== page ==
Russia sending tanks across border into Ukraine, Kiev says

A portrait of Igor Strelkov, the Russian special forces officer commanding pro-Russia separatists in the proclaimed "People's Republic of Donetsk" in eastern Ukraine. The billboard hailing "300 Strelkovists," a play on the 1962 film "300 Spartans," appeared Thursday in Konstantynivka.
(Evgeniy Maloletka / Associated Press)

Russia has gone back on its promise to secure its border with Ukraine against further infusions of weapons and fighters, with at least three Russian tanks and several armored vehicles spotted Thursday in the eastern Ukraine town of Snizhnye, a top Ukrainian official said.

“Columns of armored personnel vehicles and artillery have entered through checkpoints seized by terrorists,” Interior Minister Arsen Avakov said at a news conference in Kiev, the capital, citing his nation’s intelligence sources and referring to separatists in the east.

Avakov said Ukrainian troops engaged the Russian convoy and destroyed some of the armor.

News agencies in the region also reported sighting Russian tanks for the first time since rebels took up arms against the Ukrainian government in March.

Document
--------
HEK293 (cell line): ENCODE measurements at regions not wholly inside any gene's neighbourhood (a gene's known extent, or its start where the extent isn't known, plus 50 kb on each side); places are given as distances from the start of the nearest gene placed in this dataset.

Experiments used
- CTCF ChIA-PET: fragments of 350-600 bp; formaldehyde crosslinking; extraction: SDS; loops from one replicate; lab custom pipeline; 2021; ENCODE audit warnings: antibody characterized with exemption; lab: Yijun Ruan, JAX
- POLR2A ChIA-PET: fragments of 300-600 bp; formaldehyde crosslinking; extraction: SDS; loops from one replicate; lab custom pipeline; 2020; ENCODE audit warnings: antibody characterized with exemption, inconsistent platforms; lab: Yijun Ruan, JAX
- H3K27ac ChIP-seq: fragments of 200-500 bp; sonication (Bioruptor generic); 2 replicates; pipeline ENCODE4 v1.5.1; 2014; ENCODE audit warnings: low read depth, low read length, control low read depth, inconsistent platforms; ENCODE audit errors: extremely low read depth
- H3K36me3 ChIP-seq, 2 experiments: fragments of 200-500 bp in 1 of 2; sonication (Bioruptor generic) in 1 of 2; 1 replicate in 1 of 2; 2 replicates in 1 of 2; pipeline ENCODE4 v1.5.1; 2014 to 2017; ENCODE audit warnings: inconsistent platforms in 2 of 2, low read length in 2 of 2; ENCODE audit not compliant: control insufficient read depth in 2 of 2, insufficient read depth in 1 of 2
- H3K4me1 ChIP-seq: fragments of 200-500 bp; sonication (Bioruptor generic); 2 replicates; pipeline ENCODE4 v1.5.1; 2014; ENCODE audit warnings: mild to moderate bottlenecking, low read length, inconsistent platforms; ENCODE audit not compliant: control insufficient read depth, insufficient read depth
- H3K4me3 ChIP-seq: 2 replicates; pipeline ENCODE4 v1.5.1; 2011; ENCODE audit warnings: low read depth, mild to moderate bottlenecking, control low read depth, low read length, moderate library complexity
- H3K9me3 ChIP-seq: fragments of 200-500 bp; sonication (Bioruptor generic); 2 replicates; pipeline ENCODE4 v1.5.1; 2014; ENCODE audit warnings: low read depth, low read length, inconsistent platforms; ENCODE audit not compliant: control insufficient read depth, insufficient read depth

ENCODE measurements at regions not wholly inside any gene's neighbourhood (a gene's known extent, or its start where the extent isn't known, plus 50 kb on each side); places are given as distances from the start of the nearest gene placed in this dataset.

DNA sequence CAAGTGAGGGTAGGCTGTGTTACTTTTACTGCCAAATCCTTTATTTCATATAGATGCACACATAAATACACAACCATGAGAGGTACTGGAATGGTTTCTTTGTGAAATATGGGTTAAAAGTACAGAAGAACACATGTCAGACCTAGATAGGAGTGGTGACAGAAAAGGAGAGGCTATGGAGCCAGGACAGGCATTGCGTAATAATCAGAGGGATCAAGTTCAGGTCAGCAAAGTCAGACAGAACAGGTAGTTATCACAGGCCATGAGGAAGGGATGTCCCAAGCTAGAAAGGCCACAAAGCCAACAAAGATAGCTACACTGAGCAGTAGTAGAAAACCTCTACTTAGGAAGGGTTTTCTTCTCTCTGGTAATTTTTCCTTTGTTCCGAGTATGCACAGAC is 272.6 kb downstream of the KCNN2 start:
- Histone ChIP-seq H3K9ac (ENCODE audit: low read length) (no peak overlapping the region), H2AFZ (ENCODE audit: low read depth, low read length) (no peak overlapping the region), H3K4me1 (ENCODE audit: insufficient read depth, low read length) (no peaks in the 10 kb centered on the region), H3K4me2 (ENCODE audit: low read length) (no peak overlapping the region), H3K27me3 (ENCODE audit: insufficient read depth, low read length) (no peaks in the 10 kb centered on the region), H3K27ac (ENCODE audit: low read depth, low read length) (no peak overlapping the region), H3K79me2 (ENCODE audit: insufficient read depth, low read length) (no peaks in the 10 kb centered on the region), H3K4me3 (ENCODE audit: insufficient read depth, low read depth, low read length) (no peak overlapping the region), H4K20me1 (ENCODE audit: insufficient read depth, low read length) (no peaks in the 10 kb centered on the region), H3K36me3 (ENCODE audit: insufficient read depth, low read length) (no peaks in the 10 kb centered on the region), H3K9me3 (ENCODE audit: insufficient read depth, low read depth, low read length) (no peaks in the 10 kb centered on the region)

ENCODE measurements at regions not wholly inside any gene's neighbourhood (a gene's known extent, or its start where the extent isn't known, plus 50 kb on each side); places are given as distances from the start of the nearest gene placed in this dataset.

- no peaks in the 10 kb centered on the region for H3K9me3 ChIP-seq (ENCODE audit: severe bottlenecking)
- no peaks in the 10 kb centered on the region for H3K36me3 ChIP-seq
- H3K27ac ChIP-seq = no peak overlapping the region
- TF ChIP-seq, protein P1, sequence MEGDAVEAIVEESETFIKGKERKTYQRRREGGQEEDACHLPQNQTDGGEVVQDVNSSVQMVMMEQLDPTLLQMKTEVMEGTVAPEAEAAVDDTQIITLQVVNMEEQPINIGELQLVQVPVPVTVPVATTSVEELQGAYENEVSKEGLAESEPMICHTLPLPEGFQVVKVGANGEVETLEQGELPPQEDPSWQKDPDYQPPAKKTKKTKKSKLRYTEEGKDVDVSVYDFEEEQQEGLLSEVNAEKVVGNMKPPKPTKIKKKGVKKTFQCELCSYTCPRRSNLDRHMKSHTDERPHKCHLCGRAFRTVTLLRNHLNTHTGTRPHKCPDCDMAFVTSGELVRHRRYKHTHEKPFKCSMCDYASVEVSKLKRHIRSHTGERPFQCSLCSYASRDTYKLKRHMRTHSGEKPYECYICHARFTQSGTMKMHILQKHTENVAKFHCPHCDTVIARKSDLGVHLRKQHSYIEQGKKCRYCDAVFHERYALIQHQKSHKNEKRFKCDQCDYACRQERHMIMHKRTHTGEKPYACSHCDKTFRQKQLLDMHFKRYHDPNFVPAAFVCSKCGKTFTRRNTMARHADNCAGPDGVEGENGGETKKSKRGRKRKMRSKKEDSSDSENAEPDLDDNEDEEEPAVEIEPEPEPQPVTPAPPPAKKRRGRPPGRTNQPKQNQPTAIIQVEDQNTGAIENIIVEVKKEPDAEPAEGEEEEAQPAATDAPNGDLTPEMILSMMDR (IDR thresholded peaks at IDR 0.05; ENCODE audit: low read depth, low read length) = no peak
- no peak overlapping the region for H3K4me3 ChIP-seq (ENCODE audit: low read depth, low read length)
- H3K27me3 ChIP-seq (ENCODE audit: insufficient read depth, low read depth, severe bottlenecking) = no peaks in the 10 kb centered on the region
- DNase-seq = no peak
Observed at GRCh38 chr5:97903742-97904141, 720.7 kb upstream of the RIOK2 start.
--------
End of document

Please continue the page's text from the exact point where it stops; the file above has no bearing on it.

Dmitry Tymchuk, head of the Kiev-based Center for Military and Political Research, wrote on his Facebook page that an armored convoy was seen heading for Donetsk, the largest city held by the rebels.

Russian President Vladimir Putin had promised Ukraine’s newly elected president, billionaire Petro Poroshenko, to collaborate in sealing the Ukraine-Russia border to prevent arms and mercenaries from crossing into the fight. The two leaders met in Normandy a week ago on the sidelines of ceremonies marking the 70th anniversary of the D-day invasion.

In Moscow, the official Itar-Tass news agency reported that Putin and Poroshenko spoke by telephone Thursday but made no mention of the reported military hardware sightings. The news agency quoted Kremlin spokesman Dmitry Peskov as saying the two leaders discussed Poroshenko’s plan for bringing an end to the armed confrontations in eastern Ukraine but gave no details.

Poroshenko’s spokesman, Svyatoslav Tsegolko, reported via Facebook that the Ukrainian president called the armored intrusion “unacceptable.”

Ukrainian Foreign Minister Andriy Deshchytsia said at a news briefing in Kiev that the Ukrainians were waiting for Moscow’s response to Poroshenko’s proposals for countering the separatists who have seized control of much of the Donetsk and Luhansk regions along the border.

“The contact group has met. It worked out conceptual approaches toward implementation of this plan. We are now waiting for Russia’s response,” Deshchytsia said, referring to several meetings this week of negotiators from Russia, Ukraine and the Organization for Security and Cooperation in Europe.


Vasily Krutov, head of the Ukrainian military operation to push back the separatists, told the online newspaper Ukrainskaya Pravda that measures were being taken “to ensure the border closure in the next few days.”

Special correspondent Loiko reported from Moscow and Times staff writer Williams from Los Angeles.

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